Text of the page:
3. Chironomus alchichica sp. n. (Diptera: Chironomidae) from Lake Alchichica, Mexico.

    Science.gov (United States)

    Acosta, Raúl; Prat, Narcís; Ribera, Carles; Michailova, Paraskeva; Hernández-Fonseca, María Del Carmen; Alcocer, Javier

    2017-12-15

    Morphological analysis of all developmental stages (except female), mitochondrial DNA sequences from cytochrome c oxidase subunit I (cox1) and cytological analysis of the polytene chromosomes were used to describe a new species of Chironomus found in the littoral and profundal zones of an endorheic, warm-monomictic lake in Mexico. Male imago is distinguished by the shape of superior volsella and by an antennal and bristle ratio lower than two. The pupa is characterized by the spur morphology of abdominal segment VIII. There is also a continuous row of hooklets on abdominal segment II. The larva is distinguished by a combination of antenna, mentum, mandible, and pecten epipharyngis characteristics, and abdominal ventral tubules. Molecular and cytological analysis supported the morphological differences found. The maximum likelihood tree obtained shows that Chironomus alchichica sp. n. clusters together with Chironomus decorus-group sp. 2 Butler et al. (1995) (bootstrap support = 92%), but genetic p-distances within C. alchichica sp. n. (0.004) were lower than the p-distances between other species of the decorus-group (C. decorus-group sp. 2, Chironomus bifurcatus Wülker et al., 2009 and Chironomus maturus Johannsen, 1908) confirming that it is a different species. The new species belongs to thummi cytocomplex, (decorus-group), with chromosome set- 2n = 8 and chromosome arm combinations: AB CD EF G. Karyologically, the species is closest to Chironomus riihimaekiensis Wülker (1973). This species has very compact salivary gland chromosomes with well heterochromatinized centromere regions in chromosomes AB CD G. Several fixed homozygous inversions distinguish arm A of the species from that of C. riihimaekiensis. Arm E differs from that of C. riihimaekiensis by simple fixed homozygous inversion. Some similarities in band sequences of this arm were found with species from the decorus-group as Chironomus blaylocki Wülker et al., 2009 and C. bifurcatus (decorus

  4. Low malathion concentrations influence metabolism in Chironomus sancticaroli (Diptera, Chironomidae in acute and chronic toxicity tests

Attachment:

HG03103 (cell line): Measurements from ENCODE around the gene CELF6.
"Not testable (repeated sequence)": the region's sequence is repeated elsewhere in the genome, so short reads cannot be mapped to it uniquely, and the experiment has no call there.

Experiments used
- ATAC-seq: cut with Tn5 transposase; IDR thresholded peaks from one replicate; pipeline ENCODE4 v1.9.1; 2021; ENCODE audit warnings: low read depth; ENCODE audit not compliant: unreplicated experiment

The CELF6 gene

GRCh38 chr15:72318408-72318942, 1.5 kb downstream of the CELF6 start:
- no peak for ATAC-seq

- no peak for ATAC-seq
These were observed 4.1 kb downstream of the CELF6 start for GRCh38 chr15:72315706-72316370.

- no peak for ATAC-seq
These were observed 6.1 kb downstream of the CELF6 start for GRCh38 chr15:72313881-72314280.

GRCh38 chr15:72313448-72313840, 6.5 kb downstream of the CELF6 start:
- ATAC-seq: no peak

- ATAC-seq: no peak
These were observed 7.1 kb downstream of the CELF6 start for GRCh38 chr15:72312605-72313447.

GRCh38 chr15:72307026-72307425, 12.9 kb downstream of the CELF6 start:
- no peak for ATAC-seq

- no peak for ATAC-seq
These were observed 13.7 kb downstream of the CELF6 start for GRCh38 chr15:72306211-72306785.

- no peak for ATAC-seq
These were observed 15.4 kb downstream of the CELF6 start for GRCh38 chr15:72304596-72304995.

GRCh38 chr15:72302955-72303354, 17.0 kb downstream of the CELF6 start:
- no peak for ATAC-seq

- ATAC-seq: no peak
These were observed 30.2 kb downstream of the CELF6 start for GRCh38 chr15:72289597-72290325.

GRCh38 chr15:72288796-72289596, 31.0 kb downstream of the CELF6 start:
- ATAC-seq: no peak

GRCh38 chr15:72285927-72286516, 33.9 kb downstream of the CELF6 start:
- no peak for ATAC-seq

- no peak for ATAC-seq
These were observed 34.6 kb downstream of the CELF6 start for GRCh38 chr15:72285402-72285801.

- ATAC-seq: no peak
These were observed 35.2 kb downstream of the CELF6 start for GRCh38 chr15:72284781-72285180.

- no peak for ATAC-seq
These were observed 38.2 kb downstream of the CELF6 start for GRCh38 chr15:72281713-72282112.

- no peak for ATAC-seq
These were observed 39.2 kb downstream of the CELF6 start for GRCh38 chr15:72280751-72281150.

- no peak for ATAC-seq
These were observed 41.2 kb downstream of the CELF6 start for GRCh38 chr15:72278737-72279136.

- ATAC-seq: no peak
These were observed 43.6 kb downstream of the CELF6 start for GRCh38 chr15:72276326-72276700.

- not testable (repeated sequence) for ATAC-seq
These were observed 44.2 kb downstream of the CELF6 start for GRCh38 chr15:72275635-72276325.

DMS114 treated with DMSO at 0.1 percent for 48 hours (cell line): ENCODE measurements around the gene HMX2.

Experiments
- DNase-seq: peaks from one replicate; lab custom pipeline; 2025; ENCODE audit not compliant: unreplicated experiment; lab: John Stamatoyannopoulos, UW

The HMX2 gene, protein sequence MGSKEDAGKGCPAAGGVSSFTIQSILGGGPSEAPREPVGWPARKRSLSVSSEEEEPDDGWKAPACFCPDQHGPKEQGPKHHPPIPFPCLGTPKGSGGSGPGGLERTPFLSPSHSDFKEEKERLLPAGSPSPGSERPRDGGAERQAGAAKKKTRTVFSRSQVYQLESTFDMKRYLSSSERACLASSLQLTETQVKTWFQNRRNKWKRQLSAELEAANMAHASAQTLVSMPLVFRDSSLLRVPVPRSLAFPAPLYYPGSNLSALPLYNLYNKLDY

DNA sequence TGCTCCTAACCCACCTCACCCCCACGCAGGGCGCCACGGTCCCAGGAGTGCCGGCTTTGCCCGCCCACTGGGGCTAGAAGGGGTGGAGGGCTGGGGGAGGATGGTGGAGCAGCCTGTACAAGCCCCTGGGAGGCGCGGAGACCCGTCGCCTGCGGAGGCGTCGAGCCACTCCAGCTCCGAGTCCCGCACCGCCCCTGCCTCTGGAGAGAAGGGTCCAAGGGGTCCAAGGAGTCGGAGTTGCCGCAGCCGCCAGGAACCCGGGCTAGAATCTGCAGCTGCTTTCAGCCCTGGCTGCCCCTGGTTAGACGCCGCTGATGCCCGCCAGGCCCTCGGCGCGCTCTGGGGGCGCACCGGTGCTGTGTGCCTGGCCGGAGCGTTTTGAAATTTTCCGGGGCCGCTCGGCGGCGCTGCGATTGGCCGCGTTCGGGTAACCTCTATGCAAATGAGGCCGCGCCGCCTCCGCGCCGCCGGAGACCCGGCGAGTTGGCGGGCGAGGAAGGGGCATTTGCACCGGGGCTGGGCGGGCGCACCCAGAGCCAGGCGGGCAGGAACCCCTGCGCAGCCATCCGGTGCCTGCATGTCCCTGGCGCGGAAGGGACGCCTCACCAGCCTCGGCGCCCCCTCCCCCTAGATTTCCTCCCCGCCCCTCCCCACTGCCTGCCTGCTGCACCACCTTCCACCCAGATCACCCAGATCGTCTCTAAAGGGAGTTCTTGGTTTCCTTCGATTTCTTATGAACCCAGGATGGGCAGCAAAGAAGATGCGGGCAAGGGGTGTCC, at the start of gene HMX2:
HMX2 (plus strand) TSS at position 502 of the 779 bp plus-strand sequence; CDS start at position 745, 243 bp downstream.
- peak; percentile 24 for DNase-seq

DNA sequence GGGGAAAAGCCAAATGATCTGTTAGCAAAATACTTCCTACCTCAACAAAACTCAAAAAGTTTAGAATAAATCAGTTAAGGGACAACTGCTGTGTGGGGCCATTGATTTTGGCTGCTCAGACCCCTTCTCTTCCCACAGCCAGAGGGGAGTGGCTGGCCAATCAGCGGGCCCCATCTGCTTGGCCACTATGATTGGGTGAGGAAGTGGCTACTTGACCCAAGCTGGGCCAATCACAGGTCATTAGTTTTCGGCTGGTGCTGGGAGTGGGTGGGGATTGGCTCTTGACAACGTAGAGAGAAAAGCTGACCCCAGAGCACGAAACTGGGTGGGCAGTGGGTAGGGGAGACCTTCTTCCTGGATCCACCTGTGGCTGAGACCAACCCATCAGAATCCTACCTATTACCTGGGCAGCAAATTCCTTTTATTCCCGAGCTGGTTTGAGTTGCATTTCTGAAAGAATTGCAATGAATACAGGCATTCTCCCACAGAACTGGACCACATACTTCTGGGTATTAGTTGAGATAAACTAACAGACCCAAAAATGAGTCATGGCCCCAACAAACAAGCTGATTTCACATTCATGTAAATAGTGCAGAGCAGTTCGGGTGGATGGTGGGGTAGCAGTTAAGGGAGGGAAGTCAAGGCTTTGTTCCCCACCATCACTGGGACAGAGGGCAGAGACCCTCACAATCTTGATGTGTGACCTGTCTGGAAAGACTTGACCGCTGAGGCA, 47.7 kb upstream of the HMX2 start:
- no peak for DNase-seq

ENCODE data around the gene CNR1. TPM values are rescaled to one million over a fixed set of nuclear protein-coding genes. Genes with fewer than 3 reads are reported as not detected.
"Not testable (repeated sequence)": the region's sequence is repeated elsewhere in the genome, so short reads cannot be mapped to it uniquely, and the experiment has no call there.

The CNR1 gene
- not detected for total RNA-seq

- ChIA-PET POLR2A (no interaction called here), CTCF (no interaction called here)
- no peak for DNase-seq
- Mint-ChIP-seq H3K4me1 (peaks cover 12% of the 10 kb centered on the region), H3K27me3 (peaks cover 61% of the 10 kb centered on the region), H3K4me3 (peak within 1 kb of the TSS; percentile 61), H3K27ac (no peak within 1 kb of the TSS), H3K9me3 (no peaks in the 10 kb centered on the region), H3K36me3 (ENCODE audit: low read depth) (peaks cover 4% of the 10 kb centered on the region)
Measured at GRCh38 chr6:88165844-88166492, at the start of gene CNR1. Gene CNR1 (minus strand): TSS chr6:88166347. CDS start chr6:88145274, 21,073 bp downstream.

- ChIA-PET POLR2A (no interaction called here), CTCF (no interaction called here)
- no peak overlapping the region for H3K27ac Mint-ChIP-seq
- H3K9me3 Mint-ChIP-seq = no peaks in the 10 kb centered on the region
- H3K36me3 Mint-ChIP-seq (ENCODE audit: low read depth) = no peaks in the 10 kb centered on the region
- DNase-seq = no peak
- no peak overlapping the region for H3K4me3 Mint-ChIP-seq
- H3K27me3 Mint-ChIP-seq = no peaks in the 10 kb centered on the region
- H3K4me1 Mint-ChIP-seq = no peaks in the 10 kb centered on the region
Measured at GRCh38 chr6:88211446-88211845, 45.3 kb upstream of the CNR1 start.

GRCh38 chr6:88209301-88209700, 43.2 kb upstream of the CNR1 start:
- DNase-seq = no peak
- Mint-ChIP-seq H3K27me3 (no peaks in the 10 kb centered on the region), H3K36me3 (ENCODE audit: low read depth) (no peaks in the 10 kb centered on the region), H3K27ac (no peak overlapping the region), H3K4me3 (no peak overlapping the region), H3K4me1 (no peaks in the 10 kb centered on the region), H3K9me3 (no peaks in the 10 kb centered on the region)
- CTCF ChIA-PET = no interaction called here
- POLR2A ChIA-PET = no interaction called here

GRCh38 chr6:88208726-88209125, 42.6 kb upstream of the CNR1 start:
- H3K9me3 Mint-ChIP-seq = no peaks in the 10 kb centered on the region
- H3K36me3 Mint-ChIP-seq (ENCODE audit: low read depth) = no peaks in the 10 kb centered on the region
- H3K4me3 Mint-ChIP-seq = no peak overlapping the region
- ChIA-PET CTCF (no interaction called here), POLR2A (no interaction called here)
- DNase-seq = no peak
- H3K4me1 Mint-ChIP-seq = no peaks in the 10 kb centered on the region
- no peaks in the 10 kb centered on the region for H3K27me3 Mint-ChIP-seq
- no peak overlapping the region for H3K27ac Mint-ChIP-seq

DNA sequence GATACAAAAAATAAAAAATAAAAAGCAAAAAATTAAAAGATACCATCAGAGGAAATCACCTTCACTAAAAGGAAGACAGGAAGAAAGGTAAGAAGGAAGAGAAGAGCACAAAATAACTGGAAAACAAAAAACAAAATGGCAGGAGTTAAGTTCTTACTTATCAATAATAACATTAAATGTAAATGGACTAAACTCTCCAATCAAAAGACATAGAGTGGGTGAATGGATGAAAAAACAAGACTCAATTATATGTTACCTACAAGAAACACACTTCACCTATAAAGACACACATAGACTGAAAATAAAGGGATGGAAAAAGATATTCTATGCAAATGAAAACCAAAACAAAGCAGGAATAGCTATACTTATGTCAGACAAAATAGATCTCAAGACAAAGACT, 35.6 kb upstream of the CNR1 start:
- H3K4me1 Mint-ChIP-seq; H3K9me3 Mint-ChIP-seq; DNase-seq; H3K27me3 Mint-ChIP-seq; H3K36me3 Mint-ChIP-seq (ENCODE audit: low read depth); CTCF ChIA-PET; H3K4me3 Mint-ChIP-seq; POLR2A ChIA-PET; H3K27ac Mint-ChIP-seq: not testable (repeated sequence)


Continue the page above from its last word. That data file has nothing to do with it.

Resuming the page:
Directory of Open Access Journals (Sweden)

    Débora Rebechi

    2014-09-01

    Full Text Available Low malathion concentrations influence metabolism in Chironomus sancticaroli (Diptera, Chironomidae in acute and chronic toxicity tests. Organophosphate compounds are used in agro-systems, and in programs to control pathogen vectors. Because they are continuously applied, organophosphates often reach water sources and may have an impact on aquatic life. The effects of acute and chronic exposure to the organophosphate insecticide malathion on the midge Chironomus sancticaroli are evaluated. To that end, three biochemical biomarkers, acetylcholinesterase (AChE, alpha (EST-α and beta (EST-β esterase were used. Acute bioassays with five concentrations of malathion, and chronic bioassays with two concentrations of malathion were carried out. In the acute exposure test, AChE, EST-α and EST-β activities declined by 66, 40 and 37%, respectively, at 0.251 µg L-1 and more than 80% at 1.37, 1.96 and 2.51 µg L-1. In chronic exposure tests, AChE and EST-α activities declined by 28 and 15% at 0.251 µg L-1. Results of the present study show that low concentrations of malathion can influence larval metabolism, indicating high toxicity for Chironomus sancticaroli and environmental risk associated with the use of organophosphates.

  5. Chironomus polonicus sp. n. (Diptera: Chironomidae) from southern Poland.

    Science.gov (United States)

    Michailova, Paraskeva; Kownacki, Andrzej; Langton, Peter H

    2013-01-10

    The paper describes larval, pupal and adult morphology as well as the karyotype of Chironomus polonicus sp. n. from southern Poland. The material has been obtained from reared egg masses collected in Bolesław pool, near Kraków. The species belongs to the pseudothummi cytocomplex with 2n = 8 and chromosome arm combinations AE, BF, CD, G. Several homozygous inversions distinguish arm A of the new species from that of C. pseudothummi Strenzke. Arm F is similar to that of C. aprilinus Meigen and differs from it by few steps of homozygous inversions. Few morphological differences in the pupa and adult are also presented.